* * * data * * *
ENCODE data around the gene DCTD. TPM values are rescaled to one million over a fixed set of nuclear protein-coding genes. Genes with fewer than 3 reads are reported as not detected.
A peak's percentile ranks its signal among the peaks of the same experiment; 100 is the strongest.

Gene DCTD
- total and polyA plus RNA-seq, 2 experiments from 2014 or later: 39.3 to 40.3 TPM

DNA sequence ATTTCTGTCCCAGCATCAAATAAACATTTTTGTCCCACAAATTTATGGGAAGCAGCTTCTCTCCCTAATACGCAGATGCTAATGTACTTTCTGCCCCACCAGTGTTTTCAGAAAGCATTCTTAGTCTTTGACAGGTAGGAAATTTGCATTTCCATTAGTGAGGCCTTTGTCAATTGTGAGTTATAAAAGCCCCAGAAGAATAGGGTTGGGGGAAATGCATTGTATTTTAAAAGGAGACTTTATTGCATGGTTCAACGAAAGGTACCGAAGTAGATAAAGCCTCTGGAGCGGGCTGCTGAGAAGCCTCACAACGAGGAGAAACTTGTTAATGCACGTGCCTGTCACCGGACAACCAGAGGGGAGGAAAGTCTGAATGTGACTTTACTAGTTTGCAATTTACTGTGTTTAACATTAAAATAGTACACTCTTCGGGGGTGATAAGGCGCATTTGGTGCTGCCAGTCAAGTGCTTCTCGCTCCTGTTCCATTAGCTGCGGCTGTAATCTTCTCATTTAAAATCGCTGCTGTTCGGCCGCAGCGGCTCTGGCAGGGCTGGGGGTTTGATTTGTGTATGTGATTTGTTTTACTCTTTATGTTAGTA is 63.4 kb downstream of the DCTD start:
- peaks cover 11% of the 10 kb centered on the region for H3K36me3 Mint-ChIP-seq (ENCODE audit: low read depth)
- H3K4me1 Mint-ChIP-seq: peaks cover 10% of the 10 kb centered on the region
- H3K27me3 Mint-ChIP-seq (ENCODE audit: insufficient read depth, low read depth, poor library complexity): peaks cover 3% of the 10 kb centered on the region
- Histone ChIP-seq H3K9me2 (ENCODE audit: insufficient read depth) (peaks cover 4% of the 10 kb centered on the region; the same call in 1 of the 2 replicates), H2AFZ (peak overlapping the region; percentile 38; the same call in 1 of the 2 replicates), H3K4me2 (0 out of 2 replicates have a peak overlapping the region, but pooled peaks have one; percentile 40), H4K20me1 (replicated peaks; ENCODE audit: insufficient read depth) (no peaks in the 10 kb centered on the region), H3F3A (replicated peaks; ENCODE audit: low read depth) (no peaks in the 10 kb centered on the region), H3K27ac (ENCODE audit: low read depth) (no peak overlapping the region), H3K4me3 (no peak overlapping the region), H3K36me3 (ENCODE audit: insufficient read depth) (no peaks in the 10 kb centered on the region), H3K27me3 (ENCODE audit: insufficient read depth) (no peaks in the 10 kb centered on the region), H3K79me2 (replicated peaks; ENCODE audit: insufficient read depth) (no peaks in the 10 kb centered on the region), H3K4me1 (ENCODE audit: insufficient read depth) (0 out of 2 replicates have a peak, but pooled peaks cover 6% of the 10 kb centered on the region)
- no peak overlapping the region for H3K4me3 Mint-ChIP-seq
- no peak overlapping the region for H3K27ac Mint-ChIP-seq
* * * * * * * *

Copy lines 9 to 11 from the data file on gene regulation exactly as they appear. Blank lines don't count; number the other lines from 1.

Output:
- Histone ChIP-seq H3K9me2 (ENCODE audit: insufficient read depth) (peaks cover 4% of the 10 kb centered on the region; the same call in 1 of the 2 replicates), H2AFZ (peak overlapping the region; percentile 38; the same call in 1 of the 2 replicates), H3K4me2 (0 out of 2 replicates have a peak overlapping the region, but pooled peaks have one; percentile 40), H4K20me1 (replicated peaks; ENCODE audit: insufficient read depth) (no peaks in the 10 kb centered on the region), H3F3A (replicated peaks; ENCODE audit: low read depth) (no peaks in the 10 kb centered on the region), H3K27ac (ENCODE audit: low read depth) (no peak overlapping the region), H3K4me3 (no peak overlapping the region), H3K36me3 (ENCODE audit: insufficient read depth) (no peaks in the 10 kb centered on the region), H3K27me3 (ENCODE audit: insufficient read depth) (no peaks in the 10 kb centered on the region), H3K79me2 (replicated peaks; ENCODE audit: insufficient read depth) (no peaks in the 10 kb centered on the region), H3K4me1 (ENCODE audit: insufficient read depth) (0 out of 2 replicates have a peak, but pooled peaks cover 6% of the 10 kb centered on the region)
- no peak overlapping the region for H3K4me3 Mint-ChIP-seq
- no peak overlapping the region for H3K27ac Mint-ChIP-seq